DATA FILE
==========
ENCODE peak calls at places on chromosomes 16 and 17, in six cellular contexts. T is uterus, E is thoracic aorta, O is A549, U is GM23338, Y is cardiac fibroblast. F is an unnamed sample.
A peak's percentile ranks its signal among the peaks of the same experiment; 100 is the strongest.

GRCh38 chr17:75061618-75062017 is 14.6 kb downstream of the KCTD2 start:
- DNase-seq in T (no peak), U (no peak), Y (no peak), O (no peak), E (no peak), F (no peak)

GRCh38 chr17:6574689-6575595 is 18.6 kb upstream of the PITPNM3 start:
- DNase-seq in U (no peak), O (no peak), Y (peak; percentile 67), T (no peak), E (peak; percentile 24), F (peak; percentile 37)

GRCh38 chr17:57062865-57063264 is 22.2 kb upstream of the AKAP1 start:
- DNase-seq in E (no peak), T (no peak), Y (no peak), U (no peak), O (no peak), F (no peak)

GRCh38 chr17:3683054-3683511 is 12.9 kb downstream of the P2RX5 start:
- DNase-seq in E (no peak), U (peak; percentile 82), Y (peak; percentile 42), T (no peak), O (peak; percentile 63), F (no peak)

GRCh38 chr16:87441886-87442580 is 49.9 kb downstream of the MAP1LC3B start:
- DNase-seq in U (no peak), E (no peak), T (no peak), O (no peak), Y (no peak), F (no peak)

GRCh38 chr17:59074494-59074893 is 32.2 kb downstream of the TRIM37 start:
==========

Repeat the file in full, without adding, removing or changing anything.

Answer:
ENCODE peak calls at places on chromosomes 16 and 17, in six cellular contexts. T is uterus, E is thoracic aorta, O is A549, U is GM23338, Y is cardiac fibroblast. F is an unnamed sample.
A peak's percentile ranks its signal among the peaks of the same experiment; 100 is the strongest.

GRCh38 chr17:75061618-75062017 is 14.6 kb downstream of the KCTD2 start:
- DNase-seq in T (no peak), U (no peak), Y (no peak), O (no peak), E (no peak), F (no peak)

GRCh38 chr17:6574689-6575595 is 18.6 kb upstream of the PITPNM3 start:
- DNase-seq in U (no peak), O (no peak), Y (peak; percentile 67), T (no peak), E (peak; percentile 24), F (peak; percentile 37)

GRCh38 chr17:57062865-57063264 is 22.2 kb upstream of the AKAP1 start:
- DNase-seq in E (no peak), T (no peak), Y (no peak), U (no peak), O (no peak), F (no peak)

GRCh38 chr17:3683054-3683511 is 12.9 kb downstream of the P2RX5 start:
- DNase-seq in E (no peak), U (peak; percentile 82), Y (peak; percentile 42), T (no peak), O (peak; percentile 63), F (no peak)

GRCh38 chr16:87441886-87442580 is 49.9 kb downstream of the MAP1LC3B start:
- DNase-seq in U (no peak), E (no peak), T (no peak), O (no peak), Y (no peak), F (no peak)

GRCh38 chr17:59074494-59074893 is 32.2 kb downstream of the TRIM37 start: